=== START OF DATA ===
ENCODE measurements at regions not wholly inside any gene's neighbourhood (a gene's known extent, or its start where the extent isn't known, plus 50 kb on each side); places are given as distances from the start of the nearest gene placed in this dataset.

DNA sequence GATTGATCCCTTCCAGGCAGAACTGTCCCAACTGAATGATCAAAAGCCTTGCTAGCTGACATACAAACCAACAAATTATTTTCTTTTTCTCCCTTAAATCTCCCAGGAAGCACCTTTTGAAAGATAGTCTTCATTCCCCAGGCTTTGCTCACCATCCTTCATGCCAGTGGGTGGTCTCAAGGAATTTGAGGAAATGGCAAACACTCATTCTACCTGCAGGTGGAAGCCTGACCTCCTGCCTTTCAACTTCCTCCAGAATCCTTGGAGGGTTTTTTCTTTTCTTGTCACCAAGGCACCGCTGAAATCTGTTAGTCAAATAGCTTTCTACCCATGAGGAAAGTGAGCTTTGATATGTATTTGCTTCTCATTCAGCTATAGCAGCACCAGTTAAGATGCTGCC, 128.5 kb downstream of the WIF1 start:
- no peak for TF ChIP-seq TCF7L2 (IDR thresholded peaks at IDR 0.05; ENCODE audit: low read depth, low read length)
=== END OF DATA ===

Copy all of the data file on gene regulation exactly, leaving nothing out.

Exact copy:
ENCODE measurements at regions not wholly inside any gene's neighbourhood (a gene's known extent, or its start where the extent isn't known, plus 50 kb on each side); places are given as distances from the start of the nearest gene placed in this dataset.

DNA sequence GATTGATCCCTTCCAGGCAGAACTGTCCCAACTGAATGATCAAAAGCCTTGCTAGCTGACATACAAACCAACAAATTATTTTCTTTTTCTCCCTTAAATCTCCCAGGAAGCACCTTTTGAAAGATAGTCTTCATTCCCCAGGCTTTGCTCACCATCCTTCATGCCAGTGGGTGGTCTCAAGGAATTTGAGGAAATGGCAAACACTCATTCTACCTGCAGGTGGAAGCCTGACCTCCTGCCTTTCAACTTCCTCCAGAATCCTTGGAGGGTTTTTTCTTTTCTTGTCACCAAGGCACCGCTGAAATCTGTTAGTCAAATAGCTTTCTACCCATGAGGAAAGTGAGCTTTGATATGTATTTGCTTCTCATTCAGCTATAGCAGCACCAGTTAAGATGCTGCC, 128.5 kb downstream of the WIF1 start:
- no peak for TF ChIP-seq TCF7L2 (IDR thresholded peaks at IDR 0.05; ENCODE audit: low read depth, low read length)